IRVING, Texas (CNN) — The polarizing debate over whether Boy Scouts of America should allow gay members could culminate with a vote on a new policy Wednesday.
But no matter which way the vote goes, activists on both sides aren't going to be satisfied.
The controversy pits leaders of religious groups that sponsor about 1 million Boy Scouts against activists who want the organization to end its ban on openly gay Scouts and Scout leaders.
Neither side is happy with BSA's proposal to let local troops decide if they want to allow gay members.
"What they've said to us and to other religious leaders is that they are doing this under pressure, and we're going to give people what basically amounts to a local option," said Richard Land of the Southern Baptist Convention. "You can't have a local option of a core conviction."
Brad Hankins of Scouts for Equality also sees problems with passing the decision to local troops.
"We don't want to see Scouting gerrymandered into blue and red districts. So the best solution would be to end discrimination outright," he said.
The Boy Scouts of America has 2.7 million members nationwide. More than 70% of troops are affiliated with church or religious groups.
The debate has ignited a firestorm of comments on CNN.com and social media.
"Hopefully the BSA will make the decision to be more inclusive! I enjoyed my time as a scout, but would not want my future children to join an organization that doesn't promote equality," said Cole Fuller, one of thousands of readers who have shared their views in the comments section of CNN.com.
Other readers slammed the organization for considering the change and criticized gay rights advocates for pushing for it.
"Take a challenge and create your own organization with gay ideals, but don't ever force or coerce a child and don't force us to say your lifestyle is acceptable," said another poster identified as Dave McFarland.
By Wednesday morning, the Boy Scouts of America Facebook page had more than 27,000 comments on the issue.
"Stick (to) the core values, Boy Scouts is not for everyone," Adam Stoltzfus said.
Danny Kane disagreed: "We have an organization for all. It's called the Boy Scouts of America. Segregation is not an American value."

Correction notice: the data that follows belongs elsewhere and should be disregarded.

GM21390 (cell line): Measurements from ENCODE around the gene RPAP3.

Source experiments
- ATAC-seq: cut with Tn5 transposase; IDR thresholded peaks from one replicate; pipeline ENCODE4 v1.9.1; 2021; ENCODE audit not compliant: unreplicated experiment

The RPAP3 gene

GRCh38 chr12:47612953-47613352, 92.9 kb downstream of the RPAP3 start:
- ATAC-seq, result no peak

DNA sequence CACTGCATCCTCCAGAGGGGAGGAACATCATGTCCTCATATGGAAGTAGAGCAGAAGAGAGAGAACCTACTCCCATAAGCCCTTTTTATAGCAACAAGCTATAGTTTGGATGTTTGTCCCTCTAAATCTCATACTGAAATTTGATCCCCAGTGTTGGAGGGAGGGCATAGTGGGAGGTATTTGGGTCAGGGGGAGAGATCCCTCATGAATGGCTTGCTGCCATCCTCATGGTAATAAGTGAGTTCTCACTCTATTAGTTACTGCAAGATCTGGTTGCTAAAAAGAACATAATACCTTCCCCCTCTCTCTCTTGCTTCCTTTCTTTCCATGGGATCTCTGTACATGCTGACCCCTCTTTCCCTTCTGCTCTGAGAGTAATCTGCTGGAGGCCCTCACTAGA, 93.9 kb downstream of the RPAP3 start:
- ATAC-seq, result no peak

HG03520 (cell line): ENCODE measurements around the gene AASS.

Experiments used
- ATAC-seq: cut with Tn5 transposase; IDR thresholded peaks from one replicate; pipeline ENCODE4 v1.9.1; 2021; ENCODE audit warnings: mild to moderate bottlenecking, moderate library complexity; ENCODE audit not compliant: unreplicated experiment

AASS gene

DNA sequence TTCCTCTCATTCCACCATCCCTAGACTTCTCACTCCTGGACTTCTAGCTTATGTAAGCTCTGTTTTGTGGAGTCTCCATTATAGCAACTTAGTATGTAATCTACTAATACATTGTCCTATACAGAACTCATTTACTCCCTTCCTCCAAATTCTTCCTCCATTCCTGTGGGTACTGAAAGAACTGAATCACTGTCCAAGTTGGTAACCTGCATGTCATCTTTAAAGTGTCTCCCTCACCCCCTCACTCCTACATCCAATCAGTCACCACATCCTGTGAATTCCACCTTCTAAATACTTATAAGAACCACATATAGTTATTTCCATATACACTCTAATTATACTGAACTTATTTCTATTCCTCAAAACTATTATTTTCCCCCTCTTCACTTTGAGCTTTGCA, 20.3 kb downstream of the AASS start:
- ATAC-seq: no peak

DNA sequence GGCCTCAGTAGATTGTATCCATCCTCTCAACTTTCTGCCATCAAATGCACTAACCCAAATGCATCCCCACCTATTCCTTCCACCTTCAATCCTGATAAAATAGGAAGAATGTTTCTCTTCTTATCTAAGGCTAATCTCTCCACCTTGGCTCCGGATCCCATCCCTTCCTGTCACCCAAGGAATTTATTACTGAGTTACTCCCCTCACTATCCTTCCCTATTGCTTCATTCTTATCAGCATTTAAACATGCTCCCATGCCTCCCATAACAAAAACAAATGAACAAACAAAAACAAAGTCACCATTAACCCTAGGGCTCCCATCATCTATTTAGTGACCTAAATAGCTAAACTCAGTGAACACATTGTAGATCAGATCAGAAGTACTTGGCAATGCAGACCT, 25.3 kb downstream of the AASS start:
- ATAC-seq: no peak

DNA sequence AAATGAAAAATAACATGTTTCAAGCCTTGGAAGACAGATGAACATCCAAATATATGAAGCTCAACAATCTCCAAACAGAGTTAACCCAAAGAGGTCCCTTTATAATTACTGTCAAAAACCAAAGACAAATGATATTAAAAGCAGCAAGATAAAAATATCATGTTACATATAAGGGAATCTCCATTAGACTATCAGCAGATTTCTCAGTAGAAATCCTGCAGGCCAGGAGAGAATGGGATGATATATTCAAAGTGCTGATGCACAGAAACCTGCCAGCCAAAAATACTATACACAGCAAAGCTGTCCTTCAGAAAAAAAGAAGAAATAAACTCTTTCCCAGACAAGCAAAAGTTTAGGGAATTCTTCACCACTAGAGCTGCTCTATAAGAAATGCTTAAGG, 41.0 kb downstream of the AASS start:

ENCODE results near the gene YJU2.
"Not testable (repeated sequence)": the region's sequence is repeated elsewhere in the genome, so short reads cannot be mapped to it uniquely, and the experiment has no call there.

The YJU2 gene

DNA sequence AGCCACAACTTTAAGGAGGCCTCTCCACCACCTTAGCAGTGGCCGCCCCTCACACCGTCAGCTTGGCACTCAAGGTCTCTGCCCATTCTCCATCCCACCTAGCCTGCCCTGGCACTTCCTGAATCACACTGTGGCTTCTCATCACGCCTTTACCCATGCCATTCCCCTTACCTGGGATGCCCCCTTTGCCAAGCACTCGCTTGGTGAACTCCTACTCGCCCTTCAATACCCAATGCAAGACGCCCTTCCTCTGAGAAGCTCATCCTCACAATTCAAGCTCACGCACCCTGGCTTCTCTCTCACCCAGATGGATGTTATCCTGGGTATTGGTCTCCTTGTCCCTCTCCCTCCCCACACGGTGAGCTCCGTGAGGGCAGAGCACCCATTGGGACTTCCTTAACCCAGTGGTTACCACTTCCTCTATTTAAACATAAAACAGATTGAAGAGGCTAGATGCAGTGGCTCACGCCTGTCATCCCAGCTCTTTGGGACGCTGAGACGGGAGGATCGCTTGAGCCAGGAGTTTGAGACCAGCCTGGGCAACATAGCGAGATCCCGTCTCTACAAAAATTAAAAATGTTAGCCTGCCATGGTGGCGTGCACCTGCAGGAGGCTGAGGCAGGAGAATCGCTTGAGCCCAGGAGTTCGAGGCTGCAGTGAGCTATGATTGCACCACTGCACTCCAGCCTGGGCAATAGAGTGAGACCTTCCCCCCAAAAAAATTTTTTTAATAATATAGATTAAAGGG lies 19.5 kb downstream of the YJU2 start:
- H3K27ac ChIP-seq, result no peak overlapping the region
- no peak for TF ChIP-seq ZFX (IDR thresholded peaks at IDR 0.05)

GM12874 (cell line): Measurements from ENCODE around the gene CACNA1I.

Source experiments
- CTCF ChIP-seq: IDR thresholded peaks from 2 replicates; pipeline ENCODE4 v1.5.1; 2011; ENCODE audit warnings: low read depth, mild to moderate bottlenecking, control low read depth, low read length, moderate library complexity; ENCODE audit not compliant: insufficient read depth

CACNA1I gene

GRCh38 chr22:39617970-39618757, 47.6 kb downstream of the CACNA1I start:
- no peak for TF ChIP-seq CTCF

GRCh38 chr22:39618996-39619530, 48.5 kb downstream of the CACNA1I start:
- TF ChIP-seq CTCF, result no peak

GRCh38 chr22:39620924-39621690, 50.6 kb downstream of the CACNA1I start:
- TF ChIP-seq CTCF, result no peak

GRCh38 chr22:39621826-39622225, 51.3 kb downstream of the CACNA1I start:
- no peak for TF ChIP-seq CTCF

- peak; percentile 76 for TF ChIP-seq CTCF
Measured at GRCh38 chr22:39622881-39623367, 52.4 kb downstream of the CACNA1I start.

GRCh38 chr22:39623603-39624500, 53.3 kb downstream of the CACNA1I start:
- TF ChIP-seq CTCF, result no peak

No lesbian den mothers
The existing policy came under fire last year after Jennifer Tyrrell, an Ohio den leader, was dismissed by her local Boy Scout troop for being a lesbian.
In 2000, the Supreme Court ruled that the Boy Scouts have a constitutional right to oppose homosexuality in its ranks.
"Forcing a group to accept certain members may impair the ability of the group to express those views, and only those views, that it intends to express," then-Chief Justice William Rehnquist wrote after the court's 5-4 decision. He added that the decision was not meant to approve or condemn the Scouts' view on homosexuality.
But Eagle Scout Zach Wahls, founder of Scouts for Equality, says the ban on gays has backfired.
When he was 10, Wahls' Cub Scout pack had to find a new home because the BSA's policy violated the school's nondiscrimination rules.
"I was confused, because my den mother, Jackie -- who is my actual mother -- was a lesbian, and nobody in our unit had any issue with that," Wahls wrote.
The troop eventually found a new sponsor.
"But some parents pulled their kids from the pack, uncomfortable with entrusting their sons to an organization they believed engaged in discrimination," Wahls said.
"Unfortunately, because of the Boy Scouts of America's shortsighted policy, many of the boys who left my pack missed out on learning the lifelong principles, values and skills that Scouting offers."
Conservative groups take action
Changing the policy against having openly gay leaders or scouts "would be a grave mistake," the conservative Family Research Council and dozens of other groups said in a half-page ad in USA Today this week.
The message called on the Boy Scouts to "show courage" and "stand firm for timeless values."
"Every American who believes in freedom of thought and religious liberty should be alarmed by the attacks upon the Boy Scouts, who have had core convictions about morality for 100 years," the ad said. "Every Scout takes an oath to keep himself 'morally straight.' The Boy Scouts have every right to include sexual conduct in how they define that term."
Even before the controversy over admitting gays, Boy Scouts of America has seen a decline in membership, which has dropped by about one-third since 1999.
CNN's Casey Wian reported from Irving, Texas, and Holly Yan wrote from Atlanta. CNN's Catherine E. Shoichet, Chris Lawrence, Devon Sayers and Chuck Conder also contributed to this report.